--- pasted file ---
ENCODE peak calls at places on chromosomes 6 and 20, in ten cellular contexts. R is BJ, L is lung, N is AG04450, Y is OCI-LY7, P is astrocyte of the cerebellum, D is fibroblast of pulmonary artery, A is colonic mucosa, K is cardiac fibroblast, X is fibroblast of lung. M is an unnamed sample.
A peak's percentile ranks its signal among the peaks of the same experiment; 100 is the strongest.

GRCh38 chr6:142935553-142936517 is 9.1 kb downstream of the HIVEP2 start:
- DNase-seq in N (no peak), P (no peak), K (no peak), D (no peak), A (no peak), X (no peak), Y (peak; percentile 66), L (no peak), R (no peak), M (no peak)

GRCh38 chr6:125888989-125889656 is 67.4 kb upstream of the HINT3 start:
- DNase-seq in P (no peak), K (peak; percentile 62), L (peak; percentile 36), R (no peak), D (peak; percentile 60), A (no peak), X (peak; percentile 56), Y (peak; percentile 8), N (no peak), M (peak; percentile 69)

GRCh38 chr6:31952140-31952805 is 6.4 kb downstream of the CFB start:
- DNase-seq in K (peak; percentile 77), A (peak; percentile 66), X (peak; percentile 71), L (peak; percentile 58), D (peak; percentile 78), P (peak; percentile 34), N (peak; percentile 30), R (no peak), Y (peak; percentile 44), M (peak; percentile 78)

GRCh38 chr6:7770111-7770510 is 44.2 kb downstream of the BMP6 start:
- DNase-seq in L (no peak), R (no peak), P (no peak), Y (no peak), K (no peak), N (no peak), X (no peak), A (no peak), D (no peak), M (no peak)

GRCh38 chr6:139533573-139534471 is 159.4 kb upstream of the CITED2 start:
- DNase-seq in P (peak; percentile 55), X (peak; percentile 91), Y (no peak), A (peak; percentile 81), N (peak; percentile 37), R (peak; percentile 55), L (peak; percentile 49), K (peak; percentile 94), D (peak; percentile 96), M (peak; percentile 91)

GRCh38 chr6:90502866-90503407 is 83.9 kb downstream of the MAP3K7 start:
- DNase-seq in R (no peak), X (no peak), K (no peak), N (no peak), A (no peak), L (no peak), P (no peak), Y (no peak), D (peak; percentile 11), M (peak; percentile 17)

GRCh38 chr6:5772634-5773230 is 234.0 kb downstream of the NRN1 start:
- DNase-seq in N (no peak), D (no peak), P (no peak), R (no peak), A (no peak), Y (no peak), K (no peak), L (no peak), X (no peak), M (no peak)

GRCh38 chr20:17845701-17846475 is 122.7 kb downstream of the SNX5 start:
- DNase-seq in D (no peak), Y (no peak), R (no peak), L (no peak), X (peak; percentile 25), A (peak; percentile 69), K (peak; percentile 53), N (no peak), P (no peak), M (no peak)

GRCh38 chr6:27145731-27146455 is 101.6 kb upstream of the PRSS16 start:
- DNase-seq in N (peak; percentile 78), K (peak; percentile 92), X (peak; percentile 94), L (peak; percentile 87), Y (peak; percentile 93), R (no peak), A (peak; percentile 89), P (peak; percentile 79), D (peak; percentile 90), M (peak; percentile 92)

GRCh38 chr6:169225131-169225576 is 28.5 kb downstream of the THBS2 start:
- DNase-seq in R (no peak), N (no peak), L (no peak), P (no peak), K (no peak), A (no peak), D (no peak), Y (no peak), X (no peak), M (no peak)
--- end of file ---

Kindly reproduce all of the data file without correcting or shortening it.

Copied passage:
ENCODE peak calls at places on chromosomes 6 and 20, in ten cellular contexts. R is BJ, L is lung, N is AG04450, Y is OCI-LY7, P is astrocyte of the cerebellum, D is fibroblast of pulmonary artery, A is colonic mucosa, K is cardiac fibroblast, X is fibroblast of lung. M is an unnamed sample.
A peak's percentile ranks its signal among the peaks of the same experiment; 100 is the strongest.

GRCh38 chr6:142935553-142936517 is 9.1 kb downstream of the HIVEP2 start:
- DNase-seq in N (no peak), P (no peak), K (no peak), D (no peak), A (no peak), X (no peak), Y (peak; percentile 66), L (no peak), R (no peak), M (no peak)

GRCh38 chr6:125888989-125889656 is 67.4 kb upstream of the HINT3 start:
- DNase-seq in P (no peak), K (peak; percentile 62), L (peak; percentile 36), R (no peak), D (peak; percentile 60), A (no peak), X (peak; percentile 56), Y (peak; percentile 8), N (no peak), M (peak; percentile 69)

GRCh38 chr6:31952140-31952805 is 6.4 kb downstream of the CFB start:
- DNase-seq in K (peak; percentile 77), A (peak; percentile 66), X (peak; percentile 71), L (peak; percentile 58), D (peak; percentile 78), P (peak; percentile 34), N (peak; percentile 30), R (no peak), Y (peak; percentile 44), M (peak; percentile 78)

GRCh38 chr6:7770111-7770510 is 44.2 kb downstream of the BMP6 start:
- DNase-seq in L (no peak), R (no peak), P (no peak), Y (no peak), K (no peak), N (no peak), X (no peak), A (no peak), D (no peak), M (no peak)

GRCh38 chr6:139533573-139534471 is 159.4 kb upstream of the CITED2 start:
- DNase-seq in P (peak; percentile 55), X (peak; percentile 91), Y (no peak), A (peak; percentile 81), N (peak; percentile 37), R (peak; percentile 55), L (peak; percentile 49), K (peak; percentile 94), D (peak; percentile 96), M (peak; percentile 91)

GRCh38 chr6:90502866-90503407 is 83.9 kb downstream of the MAP3K7 start:
- DNase-seq in R (no peak), X (no peak), K (no peak), N (no peak), A (no peak), L (no peak), P (no peak), Y (no peak), D (peak; percentile 11), M (peak; percentile 17)

GRCh38 chr6:5772634-5773230 is 234.0 kb downstream of the NRN1 start:
- DNase-seq in N (no peak), D (no peak), P (no peak), R (no peak), A (no peak), Y (no peak), K (no peak), L (no peak), X (no peak), M (no peak)

GRCh38 chr20:17845701-17846475 is 122.7 kb downstream of the SNX5 start:
- DNase-seq in D (no peak), Y (no peak), R (no peak), L (no peak), X (peak; percentile 25), A (peak; percentile 69), K (peak; percentile 53), N (no peak), P (no peak), M (no peak)

GRCh38 chr6:27145731-27146455 is 101.6 kb upstream of the PRSS16 start:
- DNase-seq in N (peak; percentile 78), K (peak; percentile 92), X (peak; percentile 94), L (peak; percentile 87), Y (peak; percentile 93), R (no peak), A (peak; percentile 89), P (peak; percentile 79), D (peak; percentile 90), M (peak; percentile 92)

GRCh38 chr6:169225131-169225576 is 28.5 kb downstream of the THBS2 start:
- DNase-seq in R (no peak), N (no peak), L (no peak), P (no peak), K (no peak), A (no peak), D (no peak), Y (no peak), X (no peak), M (no peak)